The amount that energy companies are allowed to charge for electricity and gas will increase from January, but households will be protected against the increase.
Ofgem, the energy regulator that limits the amount suppliers can charge for each unit of electricity and gas, raised its limit for the first three months of next year to 67 pence per kilowatt hour (p/kWh) for electricity and 17 pence per kilowatt hour (p/kWh). kWh) for electricity and 17 pence p/kWh for gas.
This would normally increase the typical household bill to £4,279 a year.
Well from the government guaranteed energy price means that households are protected against the increase.
The guarantee, introduced on October 1, limits how much the average household pays for its wholesale energybringing the average annual bill to £2,500.
This government cap will be in place until April next year when the threshold is raised to £3,000.
Households won’t have to pay the increase, so it may not be immediately clear why Ofgem’s announcement matters today.
It is because the energy price guarantee is a government subsidy, so that the taxpayer still gets the bill, albeit indirectly.
Pensioners are starting to receive up to £600 from the government to help with utility bills
Autumn statement: Energy bill helps, pensions up and other important announcements from the Chancellor at a glance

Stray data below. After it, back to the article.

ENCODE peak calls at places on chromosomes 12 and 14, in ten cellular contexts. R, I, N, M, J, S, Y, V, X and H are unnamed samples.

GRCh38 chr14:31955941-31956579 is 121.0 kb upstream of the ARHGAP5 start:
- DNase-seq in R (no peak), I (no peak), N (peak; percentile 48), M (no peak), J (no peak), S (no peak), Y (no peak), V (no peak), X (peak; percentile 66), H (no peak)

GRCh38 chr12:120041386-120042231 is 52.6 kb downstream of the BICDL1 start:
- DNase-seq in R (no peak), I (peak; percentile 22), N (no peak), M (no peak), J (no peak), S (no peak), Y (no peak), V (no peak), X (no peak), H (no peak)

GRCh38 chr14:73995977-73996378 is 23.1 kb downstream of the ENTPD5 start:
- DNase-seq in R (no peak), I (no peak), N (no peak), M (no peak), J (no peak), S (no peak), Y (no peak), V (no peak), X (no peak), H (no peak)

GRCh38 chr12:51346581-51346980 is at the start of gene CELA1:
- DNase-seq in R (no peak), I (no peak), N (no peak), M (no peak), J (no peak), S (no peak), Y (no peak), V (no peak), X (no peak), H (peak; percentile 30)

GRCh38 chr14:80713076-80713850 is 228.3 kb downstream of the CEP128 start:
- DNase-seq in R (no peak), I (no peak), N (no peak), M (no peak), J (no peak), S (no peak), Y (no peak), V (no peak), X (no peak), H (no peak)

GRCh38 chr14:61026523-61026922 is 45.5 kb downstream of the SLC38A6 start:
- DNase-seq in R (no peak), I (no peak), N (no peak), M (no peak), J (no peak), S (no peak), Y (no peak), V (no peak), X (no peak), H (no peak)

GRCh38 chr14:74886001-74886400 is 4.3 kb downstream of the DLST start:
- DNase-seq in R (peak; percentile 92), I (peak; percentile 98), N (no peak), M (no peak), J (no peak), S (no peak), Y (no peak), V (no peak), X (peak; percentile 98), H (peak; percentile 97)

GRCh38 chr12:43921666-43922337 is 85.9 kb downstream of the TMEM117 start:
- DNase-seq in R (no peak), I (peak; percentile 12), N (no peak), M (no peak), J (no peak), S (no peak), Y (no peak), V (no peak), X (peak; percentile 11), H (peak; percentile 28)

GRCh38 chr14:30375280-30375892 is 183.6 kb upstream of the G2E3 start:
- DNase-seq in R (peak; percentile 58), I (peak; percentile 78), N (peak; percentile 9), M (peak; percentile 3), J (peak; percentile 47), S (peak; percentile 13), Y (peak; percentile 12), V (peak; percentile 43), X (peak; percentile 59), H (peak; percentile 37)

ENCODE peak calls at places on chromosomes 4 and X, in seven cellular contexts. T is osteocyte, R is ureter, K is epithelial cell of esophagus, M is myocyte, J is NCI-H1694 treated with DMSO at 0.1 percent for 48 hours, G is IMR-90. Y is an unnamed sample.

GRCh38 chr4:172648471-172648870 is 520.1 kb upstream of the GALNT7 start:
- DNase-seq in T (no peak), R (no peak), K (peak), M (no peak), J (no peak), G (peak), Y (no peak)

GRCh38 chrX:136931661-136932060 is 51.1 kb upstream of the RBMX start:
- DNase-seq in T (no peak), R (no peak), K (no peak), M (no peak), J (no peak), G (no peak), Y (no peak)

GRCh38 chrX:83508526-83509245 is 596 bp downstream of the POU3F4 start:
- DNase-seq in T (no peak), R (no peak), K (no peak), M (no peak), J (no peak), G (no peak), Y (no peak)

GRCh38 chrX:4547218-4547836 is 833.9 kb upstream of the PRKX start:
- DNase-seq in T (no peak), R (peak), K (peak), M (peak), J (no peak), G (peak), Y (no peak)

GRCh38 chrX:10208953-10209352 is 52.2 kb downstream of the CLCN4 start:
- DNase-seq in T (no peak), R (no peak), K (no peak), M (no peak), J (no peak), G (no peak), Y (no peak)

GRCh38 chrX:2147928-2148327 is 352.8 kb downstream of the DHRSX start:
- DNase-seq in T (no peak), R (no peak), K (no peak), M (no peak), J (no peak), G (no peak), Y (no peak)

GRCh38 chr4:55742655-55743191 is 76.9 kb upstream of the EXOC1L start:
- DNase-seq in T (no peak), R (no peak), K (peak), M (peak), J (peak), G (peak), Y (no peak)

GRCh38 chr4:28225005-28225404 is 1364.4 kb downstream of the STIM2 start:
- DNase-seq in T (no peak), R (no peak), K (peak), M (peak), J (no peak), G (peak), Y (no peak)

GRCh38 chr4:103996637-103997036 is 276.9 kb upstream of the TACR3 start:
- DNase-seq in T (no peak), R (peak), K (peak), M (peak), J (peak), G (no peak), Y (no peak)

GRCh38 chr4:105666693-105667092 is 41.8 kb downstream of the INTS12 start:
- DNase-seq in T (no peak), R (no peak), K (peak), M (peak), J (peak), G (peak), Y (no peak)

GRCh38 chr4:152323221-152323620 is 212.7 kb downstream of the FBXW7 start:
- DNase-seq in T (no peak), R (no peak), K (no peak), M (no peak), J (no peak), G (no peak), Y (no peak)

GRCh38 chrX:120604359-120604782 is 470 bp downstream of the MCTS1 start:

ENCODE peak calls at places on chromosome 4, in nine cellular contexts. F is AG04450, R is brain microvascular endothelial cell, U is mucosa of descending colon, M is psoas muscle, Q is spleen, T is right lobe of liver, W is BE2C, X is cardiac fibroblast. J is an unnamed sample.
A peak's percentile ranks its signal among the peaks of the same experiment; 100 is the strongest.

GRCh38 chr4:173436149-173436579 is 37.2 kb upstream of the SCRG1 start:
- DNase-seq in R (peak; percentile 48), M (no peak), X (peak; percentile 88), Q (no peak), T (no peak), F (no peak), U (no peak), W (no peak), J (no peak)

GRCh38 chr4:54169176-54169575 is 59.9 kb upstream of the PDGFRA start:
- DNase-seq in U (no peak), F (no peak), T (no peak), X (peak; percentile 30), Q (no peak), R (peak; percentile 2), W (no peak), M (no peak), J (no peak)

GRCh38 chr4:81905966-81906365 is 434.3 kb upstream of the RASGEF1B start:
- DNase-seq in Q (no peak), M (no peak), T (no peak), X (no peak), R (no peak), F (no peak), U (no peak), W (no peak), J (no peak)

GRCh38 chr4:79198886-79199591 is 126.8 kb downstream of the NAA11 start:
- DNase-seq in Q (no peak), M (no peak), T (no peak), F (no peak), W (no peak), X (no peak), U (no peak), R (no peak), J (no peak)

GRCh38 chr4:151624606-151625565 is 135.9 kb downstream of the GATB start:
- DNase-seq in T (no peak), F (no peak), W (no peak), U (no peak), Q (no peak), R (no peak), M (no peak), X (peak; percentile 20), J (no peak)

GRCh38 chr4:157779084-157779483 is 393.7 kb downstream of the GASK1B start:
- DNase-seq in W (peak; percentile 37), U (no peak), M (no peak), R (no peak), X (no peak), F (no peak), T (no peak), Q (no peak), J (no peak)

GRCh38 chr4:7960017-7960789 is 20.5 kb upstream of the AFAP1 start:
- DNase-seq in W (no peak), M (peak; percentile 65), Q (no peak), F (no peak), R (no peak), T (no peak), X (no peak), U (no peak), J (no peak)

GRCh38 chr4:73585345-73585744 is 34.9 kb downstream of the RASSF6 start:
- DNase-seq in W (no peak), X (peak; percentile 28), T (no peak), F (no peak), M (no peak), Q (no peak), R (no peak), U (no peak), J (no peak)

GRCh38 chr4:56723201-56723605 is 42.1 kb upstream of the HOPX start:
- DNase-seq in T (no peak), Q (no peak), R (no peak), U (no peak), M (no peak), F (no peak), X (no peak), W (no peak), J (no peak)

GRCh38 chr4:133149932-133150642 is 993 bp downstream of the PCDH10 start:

And the costs are huge.
Together with a similar, albeit less generous scheme for corporate clients, the cost of the package could exceed £38bn over 18 months, according to the Institute for Fiscal Studies.
It’s impossible to be precise because the actual cost depends on wholesale energy prices (fortunately for the government, these have been falling in recent months).
To put this in context, this is about half of the £100bn spent on leave support and the self-employed income support scheme over 18 months during the pandemic.
Click to subscribe to the Sky News Daily, wherever you get your podcasts from
The cost would have been even higher – around £55bn – if the government had not decided to phase out aid from April next year. Liz Truss’ government initially planned to keep aid at an average of £2,500 over 2 years.
Economists have also warned that households could eventually pay the price as well due to higher inflation.
Government support has so far been untargeted and some people will need the money more than others. The support package is a major boost to the economy at a time when inflation is at its highest point in 41 years.
Earlier this week, the Organization for Economic Co-operation and Development (OECD), the Paris-based think tank, warned that the aid would “increase pressure on already high inflation in the near term”.
This will force the Bank of England to raise interest rates, it warned, raising borrowing costs across the economy.
Britain is not alone in this. France and Germany also risk running into similar problems, the OECD warned.
So while the increase in the Ofgem price cap may not have an immediate impact on households, the cost will ultimately be borne by all of us.